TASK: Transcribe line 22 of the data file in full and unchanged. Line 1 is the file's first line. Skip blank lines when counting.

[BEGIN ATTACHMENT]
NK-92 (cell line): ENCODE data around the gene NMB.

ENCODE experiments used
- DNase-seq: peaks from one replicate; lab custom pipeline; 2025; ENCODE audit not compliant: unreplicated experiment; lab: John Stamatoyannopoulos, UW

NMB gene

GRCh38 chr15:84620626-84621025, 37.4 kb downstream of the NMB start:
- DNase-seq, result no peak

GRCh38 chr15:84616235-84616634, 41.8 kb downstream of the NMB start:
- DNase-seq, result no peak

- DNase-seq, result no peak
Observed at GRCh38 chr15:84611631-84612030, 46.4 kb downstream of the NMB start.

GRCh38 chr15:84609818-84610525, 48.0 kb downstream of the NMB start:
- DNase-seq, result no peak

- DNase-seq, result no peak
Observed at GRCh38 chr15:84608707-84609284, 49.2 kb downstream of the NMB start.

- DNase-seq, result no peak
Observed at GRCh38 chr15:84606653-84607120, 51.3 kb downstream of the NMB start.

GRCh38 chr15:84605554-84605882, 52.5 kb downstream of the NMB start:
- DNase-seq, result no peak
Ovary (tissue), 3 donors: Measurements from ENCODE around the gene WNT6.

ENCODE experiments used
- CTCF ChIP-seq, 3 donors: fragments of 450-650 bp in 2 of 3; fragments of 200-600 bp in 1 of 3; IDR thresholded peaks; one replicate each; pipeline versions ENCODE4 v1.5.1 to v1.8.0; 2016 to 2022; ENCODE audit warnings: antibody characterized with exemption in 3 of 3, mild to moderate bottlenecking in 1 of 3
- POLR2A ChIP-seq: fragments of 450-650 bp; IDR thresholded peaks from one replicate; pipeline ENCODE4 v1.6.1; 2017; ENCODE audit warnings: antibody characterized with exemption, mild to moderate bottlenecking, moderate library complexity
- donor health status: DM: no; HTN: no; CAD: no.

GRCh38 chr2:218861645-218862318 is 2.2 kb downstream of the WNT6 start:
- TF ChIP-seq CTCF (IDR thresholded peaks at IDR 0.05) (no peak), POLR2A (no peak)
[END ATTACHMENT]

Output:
- POLR2A ChIP-seq: fragments of 450-650 bp; IDR thresholded peaks from one replicate; pipeline ENCODE4 v1.6.1; 2017; ENCODE audit warnings: antibody characterized with exemption, mild to moderate bottlenecking, moderate library complexity